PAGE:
According to a non-profit citizen advocacy group dedicated to creating public awareness of the conditions in U.S. nursing homes and other long-term care settings and developing effective solutions for improving quality of life and care, nearly 90% of all U.S. nursing homes were cited with a deficiency; 1 in 5 U.S. nursing homes abused, neglected, or mistreated residents in almost half of all U.S. states; only seven U.S. states provided more than one hour of professional nursing care per resident per day; and, 96% of U.S. states offered residents fewer than three hours of direct resident care per day.
The lowest ranked nursing home states that scored an overall failing grade were Texas (51), Louisiana (50), Indiana (49), Oklahoma (48), Missouri (47), New Mexico (46), New York (45), Michigan (44), Nevada (43), Illinois (42), and Iowa (41). Regionally, the Southwest ranked lowest: three of four states scored failing grades with the remainder scoring a below average mark.
The highest ranked nursing home states that scored an overall superior grade were Alaska (1), Rhode Island (2), New Hampshire (3), Hawaii (4), Oregon (5), Maine (6), Utah (7), Idaho (8), South Dakota (9), and North Dakota (10). Regionally, the Pacific Alaska Region ranked best: three of four states scored a superior grade overall.
U.S. states where nursing homes employed an abundance of professional nurses and frontline caregivers received higher marks: Alaska, Hawaii, and Maine scored a “superior” grade in all staffing measures and each was ranked among the U.S.’s best nursing home states; Georgia, Louisiana, Tennessee, and Texas had failing staffing measures and each scored a below average overall grade.
More than 1.5 million people in the United States live in one of 15,543 U.S. nursing homes. The number of nursing home residents is expected to increase by as much as 40% over the next decade as baby boomers age and more of them require nursing home care.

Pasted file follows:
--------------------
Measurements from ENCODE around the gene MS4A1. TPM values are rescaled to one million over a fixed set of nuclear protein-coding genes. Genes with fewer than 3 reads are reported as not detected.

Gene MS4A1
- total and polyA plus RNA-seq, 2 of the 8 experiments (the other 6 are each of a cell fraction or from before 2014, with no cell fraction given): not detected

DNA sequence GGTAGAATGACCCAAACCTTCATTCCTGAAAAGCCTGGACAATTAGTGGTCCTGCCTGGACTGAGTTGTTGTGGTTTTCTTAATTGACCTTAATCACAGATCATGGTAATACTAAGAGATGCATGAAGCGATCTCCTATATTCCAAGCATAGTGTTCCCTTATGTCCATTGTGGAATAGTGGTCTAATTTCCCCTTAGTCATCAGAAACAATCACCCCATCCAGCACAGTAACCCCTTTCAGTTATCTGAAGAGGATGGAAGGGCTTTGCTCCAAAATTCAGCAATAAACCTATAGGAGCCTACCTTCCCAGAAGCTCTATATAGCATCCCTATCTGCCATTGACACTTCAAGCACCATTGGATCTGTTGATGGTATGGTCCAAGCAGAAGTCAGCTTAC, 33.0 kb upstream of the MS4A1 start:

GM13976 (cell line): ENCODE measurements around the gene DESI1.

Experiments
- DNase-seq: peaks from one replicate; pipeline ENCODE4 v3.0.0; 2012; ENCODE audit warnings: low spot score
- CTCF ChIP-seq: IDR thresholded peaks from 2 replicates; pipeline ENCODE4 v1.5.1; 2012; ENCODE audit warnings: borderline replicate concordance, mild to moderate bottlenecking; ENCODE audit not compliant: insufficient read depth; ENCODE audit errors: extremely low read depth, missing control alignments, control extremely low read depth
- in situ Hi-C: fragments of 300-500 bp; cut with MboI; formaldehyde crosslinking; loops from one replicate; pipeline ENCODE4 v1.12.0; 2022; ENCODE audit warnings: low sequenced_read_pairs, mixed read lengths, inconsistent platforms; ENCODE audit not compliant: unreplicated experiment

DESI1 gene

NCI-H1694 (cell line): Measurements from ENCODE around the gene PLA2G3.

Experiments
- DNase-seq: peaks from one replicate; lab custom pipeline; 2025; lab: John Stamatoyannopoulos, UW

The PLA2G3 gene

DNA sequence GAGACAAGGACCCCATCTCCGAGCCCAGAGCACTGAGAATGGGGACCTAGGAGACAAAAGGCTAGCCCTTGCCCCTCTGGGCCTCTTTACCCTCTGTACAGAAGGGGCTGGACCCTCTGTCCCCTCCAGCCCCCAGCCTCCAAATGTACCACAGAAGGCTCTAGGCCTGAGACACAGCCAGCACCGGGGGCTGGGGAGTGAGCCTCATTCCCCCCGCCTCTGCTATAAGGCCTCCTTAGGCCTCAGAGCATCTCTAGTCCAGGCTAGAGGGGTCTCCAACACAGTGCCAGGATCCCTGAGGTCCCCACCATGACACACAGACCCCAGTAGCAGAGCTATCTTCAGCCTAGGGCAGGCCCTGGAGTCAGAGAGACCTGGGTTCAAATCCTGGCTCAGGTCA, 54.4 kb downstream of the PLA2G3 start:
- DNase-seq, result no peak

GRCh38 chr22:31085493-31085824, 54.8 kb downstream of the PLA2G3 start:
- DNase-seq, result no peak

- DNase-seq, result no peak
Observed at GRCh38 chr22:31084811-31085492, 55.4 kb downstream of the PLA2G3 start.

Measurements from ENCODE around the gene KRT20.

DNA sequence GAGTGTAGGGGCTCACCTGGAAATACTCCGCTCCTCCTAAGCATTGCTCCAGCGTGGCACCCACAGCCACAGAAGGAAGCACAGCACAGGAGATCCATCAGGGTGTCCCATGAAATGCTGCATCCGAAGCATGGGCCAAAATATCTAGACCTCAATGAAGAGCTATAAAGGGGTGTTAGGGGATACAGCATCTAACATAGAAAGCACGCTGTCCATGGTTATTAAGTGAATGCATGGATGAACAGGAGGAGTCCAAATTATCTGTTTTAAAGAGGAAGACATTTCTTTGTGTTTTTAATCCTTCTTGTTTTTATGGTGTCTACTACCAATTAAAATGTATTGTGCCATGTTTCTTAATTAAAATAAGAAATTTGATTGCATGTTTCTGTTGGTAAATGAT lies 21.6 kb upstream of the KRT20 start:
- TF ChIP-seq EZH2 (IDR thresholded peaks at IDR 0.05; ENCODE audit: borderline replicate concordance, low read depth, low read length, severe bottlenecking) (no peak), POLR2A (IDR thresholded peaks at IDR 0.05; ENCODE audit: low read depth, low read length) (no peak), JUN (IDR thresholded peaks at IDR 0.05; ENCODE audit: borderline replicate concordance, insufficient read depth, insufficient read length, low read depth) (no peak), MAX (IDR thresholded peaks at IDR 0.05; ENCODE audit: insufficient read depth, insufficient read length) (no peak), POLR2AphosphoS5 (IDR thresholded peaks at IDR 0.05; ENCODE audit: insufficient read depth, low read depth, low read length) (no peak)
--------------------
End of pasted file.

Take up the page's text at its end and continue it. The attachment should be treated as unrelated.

Source Nursing Home Report Card issued by Families For Better Care, Inc.
Families For Better Care acts as a watchdog of the long-term care continuum on behalf of residents, families, and consumers; educates the public about residents’ rights; educates residents, families, consumers, and facility staff about best practices in resident-centered care; advocates for changes in laws and regulations that will strengthen the quality of life and care for residents; collaborates with other citizen advocacy groups, resident and family councils, ombudsmen, and other health care providers and agencies to support quality nursing home care; and, empowers families to advocate for the highest quality care through the creation and operation of effective, independent family councils.
If you or a loved one were injured (or worse) by nursing home negligence, nursing home neglect, or nursing home abuse, you should promptly seek the advice of a local nursing home claim lawyer in your state who may investigate your nursing home claim for you and represent you in a nursing home negligence case, if appropriate.
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